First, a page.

A state law signed last year by then-Gov. Ted Strickland and sponsored by former state Rep. Sandra Stabile Harwood of Niles mandated that public schools begin to teach students in grades seven-12 about teen-dating violence starting this school year.

Implementation of the law, known as The Tina Croucher Act, hasn’t gone perfectly, said Cheryl Tarantino, executive director of the Warren domestic-violence shelter Someplace Safe.

Because the Legislature didn’t provide any funding to carry it out and because the law didn’t specify what kind of education is required, some schools are doing almost nothing, Tarantino said.

On Thursday, Someplace Safe and the 13 other Northeast Ohio organizations concerned about dating violence brought three of Ohio’s best-known teen-violence experts to the YWCA on North Park Avenue to train local counselors, teachers and teens on the subject.

Johanna Orozco of Cleveland may be the best living example of the consequences of teen-dating violence.

When Orozco, 22, first stepped to the microphone, it was apparent why people listen to her.

Not only is her face disfigured from a shotgun blast she suffered in 2007 when her ex-boyfriend shot her at close range, but she speaks in a dynamic way and relates to teens.

Orozco’s story, which has been told numerous times on national television and in a seven-day series in the Cleveland Plain Dealer, was that she was the victim of a tall, dark, handsome, intelligent and violent teen named Juan Ruiz Jr., Orozco’s boyfriend of two years.

Orozco had known Ruiz since the second grade. They started dating in early 2005, when Orozco was a sophomore in high school. Ruiz shot Orozco in March 2007.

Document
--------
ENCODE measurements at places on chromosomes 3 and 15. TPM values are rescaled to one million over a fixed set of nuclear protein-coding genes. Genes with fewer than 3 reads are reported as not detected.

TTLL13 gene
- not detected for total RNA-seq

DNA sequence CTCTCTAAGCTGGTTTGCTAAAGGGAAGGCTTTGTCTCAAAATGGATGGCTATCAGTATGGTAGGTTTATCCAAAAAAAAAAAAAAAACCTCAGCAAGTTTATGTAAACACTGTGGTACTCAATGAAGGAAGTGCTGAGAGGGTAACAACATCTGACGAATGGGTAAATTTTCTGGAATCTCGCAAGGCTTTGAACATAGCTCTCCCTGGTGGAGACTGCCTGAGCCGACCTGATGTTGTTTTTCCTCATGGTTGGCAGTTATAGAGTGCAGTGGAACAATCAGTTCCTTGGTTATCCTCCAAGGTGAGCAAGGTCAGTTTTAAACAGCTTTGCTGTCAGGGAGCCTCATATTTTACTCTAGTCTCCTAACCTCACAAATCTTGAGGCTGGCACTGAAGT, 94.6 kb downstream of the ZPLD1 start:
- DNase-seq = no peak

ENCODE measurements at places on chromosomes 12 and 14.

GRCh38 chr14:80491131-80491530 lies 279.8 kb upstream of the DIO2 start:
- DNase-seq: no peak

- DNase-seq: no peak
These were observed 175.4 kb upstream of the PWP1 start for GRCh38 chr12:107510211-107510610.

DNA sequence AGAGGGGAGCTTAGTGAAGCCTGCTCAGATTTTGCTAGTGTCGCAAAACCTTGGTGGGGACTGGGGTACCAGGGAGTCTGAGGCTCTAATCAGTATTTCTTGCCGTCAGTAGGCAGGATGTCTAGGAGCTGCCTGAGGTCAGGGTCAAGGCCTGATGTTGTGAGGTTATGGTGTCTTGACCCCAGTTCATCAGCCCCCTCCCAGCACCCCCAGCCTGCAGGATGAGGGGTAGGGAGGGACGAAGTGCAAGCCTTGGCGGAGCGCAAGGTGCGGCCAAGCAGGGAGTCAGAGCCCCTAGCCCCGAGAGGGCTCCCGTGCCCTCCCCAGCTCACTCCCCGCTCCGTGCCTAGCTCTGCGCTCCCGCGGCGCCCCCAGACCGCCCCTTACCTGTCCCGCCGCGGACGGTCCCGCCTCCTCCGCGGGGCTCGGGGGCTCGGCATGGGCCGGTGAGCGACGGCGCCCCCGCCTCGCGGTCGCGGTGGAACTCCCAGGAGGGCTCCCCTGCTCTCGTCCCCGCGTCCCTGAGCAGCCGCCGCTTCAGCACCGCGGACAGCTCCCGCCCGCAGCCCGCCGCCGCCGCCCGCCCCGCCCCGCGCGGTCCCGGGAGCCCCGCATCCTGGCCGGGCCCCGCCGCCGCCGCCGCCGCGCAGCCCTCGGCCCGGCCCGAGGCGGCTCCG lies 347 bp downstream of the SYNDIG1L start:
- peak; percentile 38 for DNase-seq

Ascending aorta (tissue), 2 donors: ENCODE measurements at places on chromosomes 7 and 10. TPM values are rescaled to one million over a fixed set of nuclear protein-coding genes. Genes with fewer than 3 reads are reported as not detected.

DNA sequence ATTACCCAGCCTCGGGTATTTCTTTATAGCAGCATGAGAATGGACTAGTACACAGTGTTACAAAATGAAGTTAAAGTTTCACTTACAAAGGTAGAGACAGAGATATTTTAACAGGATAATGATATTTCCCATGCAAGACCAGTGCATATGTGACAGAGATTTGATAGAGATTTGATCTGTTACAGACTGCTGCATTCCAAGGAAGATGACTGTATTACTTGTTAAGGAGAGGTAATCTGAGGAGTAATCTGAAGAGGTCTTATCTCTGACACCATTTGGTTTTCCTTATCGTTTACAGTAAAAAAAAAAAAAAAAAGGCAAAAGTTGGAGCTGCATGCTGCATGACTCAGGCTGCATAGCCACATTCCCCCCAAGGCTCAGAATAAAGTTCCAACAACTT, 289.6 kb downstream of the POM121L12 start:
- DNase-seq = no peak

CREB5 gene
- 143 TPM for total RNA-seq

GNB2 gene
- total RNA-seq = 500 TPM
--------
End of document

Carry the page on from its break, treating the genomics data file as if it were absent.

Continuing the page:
The court sentenced Ruiz to 27 years in prison in September 2007 after he pleaded guilty to raping and attempting to kill Orozco. Ruiz was 17 at the time.

But during her talk Thursday, Orozco pointed out that her relationship with Ruiz was anything but violent in the beginning.

Four to five months into the relationship, Ruiz became jealous and started to tell Orozco what she could wear and who she could talk to. He accused her of cheating and began to call her every three to five minutes on the phone.

Her friends and family noticed that she had changed — becoming isolated from them. She lied about the reasons why.

A year into the relationship, Ruiz hit her for the first time, so she broke up with him, only to change her mind a short time later.

The relationship got worse over the following year — slapping, squeezing and hitting her in places where others wouldn’t notice. She continued to lie to friends and family about the source of the injuries because “I loved him. I cared about him,” she said. Eventually, she also feared him.

About a month before Ruiz shot her, she left him, but Ruiz found her and raped her at knifepoint, which she reported to someone at school, which led to juvenile charges being filed against Ruiz.

Ruiz was let out of juvenile custody on house arrest and stalked Orozco for two weeks before shooting her as she sat in her car.

The blast removed half of her lower face. Bone from her leg was used to rebuild her jaw.

The other speakers were Elsa and Jim Croucher of Monroe, near Cincinnati, the parents of Tina Croucher, who was killed by an ex-boyfriend in 1992.

Elsa Croucher said her daughter’s boyfriend was a good-looking football player who regularly hit her daughter, leaving bruises.

Tina Croucher lied about how she got the bruises, but eventually her family found out, and Tina stopped seeing him.